Painted Faces exhibition at castle

ANGI KENNEDY How much you can learn from a portrait? Not just what the person looked like, but so many little clues to their life, their times and character. ANGI KENNEDY takes a look at a new portrait exhibition in Norwich.


Elizabeth Patteson must be turning in her grave. The painting of her which she loathed so deeply that she sliced it in two, now hangs proudly in a portrait exhibition.

And a charming picture it is too. There are no hints to what Elizabeth found so repugnant that she destroyed the portrait by Philip Reinagle. This 18th century wife of Norwich brewer John Patteson looks composed and neatly attractive, holding a favourite dog in her arms. Indeed it was this pet which was the only redeeming feature of the picture in Elizabeth's eyes. After cutting the painting in half, she framed the piece showing the dog!

It was her son, William, some years later who reunited dog and mistress when he had the painting restored. And so it provides one of the fascinating stories highlighted in Painted Faces: Portraits from the Collections, the new exhibition at Norwich Castle.

The exhibition - in the Timothy Gurney Gallery - features 36 paintings that show the development of portrait painting over 400 years, from the 16th century through to the present day.

Curator of Art Nick Thornton worked on the show, with assistant Keeper of Art Norma Watt. He has relished the opportunity to tell the story of the painted portrait.

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“Often we tend to have a theme or particular artist featured in our exhibitions. But this has been slightly different in that we have been able to mix paintings from the 16th and 20th century in this journey through the changes in portrait painting,” he said.

“Even for those people who are not so interested in art history, the stories behind the people in these pictures are fascinating and will really appeal.”

The earliest painting on show is an impressive and very formal piece by an unknown artist of Joanna Smith in 1594.

Although she lived in London, Mrs Smith was a benefactor of the St Peter Mancroft Church in Norwich. She is shown in her portrait with a cushion and a very intricate piece of lacework. Mr Thornton believes this must have some significance - perhaps indicative of pieces she created herself or gave to the church.

Family crests, stylised landscapes and costumes give clues to the initiated, but there is so much more in these portraits. They take us back to a specific moment in time, to an encounter between artist and sitter, and give a tantalising glimpse into the character, identity and personality of the sitters.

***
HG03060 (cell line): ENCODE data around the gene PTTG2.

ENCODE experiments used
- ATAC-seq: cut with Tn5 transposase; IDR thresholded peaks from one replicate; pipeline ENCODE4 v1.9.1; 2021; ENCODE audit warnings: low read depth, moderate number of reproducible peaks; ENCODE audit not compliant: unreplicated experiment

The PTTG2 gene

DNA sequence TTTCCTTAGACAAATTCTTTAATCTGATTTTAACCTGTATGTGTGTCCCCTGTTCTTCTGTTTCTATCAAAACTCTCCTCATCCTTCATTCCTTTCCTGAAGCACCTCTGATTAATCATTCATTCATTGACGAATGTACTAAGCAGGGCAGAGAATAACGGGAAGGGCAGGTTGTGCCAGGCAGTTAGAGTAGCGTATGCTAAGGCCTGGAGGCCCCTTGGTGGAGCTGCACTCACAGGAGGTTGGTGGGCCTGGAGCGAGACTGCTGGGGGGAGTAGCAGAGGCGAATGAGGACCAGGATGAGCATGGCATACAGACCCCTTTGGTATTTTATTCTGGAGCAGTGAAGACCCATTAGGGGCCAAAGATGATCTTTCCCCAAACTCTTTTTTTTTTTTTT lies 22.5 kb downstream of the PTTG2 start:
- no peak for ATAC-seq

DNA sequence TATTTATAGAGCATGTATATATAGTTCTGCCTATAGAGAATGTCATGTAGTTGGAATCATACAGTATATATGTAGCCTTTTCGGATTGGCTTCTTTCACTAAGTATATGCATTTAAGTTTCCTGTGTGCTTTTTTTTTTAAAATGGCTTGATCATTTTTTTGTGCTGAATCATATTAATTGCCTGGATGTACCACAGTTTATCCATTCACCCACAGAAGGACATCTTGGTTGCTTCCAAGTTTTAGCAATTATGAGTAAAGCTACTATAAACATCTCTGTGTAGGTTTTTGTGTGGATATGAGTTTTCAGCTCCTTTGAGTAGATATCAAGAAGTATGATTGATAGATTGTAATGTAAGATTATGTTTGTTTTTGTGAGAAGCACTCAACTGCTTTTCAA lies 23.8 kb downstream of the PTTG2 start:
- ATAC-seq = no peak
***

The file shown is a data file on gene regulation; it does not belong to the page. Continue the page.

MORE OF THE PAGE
There is the surprising portrait of young William Crotch at the end of the 18th century. Pictured as an infant at the keyboard, William looks a sombre little soul. He was a child prodigy on the organ and violin.

By the age of two he was playing organ recitals; at three he had played for the king and by seven he had given recitals in all the major towns in England and Scotland.

“He lived near Colegate and people would come across the city and the river to listen to him playing in his home,” said Mr Thornton. “He grew up to be a musician and to write music, but he never realised his full potential.”

The “Norwich Pre-Raphaelite” Frederick Sandys' self-portrait is also on show, alongside two of his characteristic paintings. These are thought to be a wedding pair, one a portrait of Philip Bedingfield and the other of his wife, Adelaide, pictured on honeymoon in front of what seems to be a Tuscan background.

A selection of miniature portraits, rarely shown at the Castle, reveals more personal images of the sitters.

These were usually kept by the sitter or family, perhaps in a locket or snuff box or maybe given as a love token. They were also much cheaper and so more available to the middle classes, giving us an insight into a different type of person to those previously seen in most formal portraits.

The choice of pictures in the exhibition reveals how the artistic and social conventions of each period, as well as their function, helped to dictate the style of the portraits. And it is startling to see how the 20th century transformed portraiture.

“By then photography had become a lot more accessible to people,” said Mr Thornton. “So artists had more freedom to show personality and character, rather than to create a faithful image of their sitter.”

The most recent example of this in the exhibition is by John Lessore, a teacher at Norwich School of Art and Design, who was a great believer in strong, figurative work. His painting of his mother, Helen at the age of 77, shows this style beautifully.

Painted Faces, Portraits from the Collections is showing at the Timothy Gurney Gallery of the Norwich Castle Museum and Art Gallery from now until March 4 2007. It is supported by Renaissance East of England and the East Anglia Art Fund. For more information, call 01603 493636 or visit

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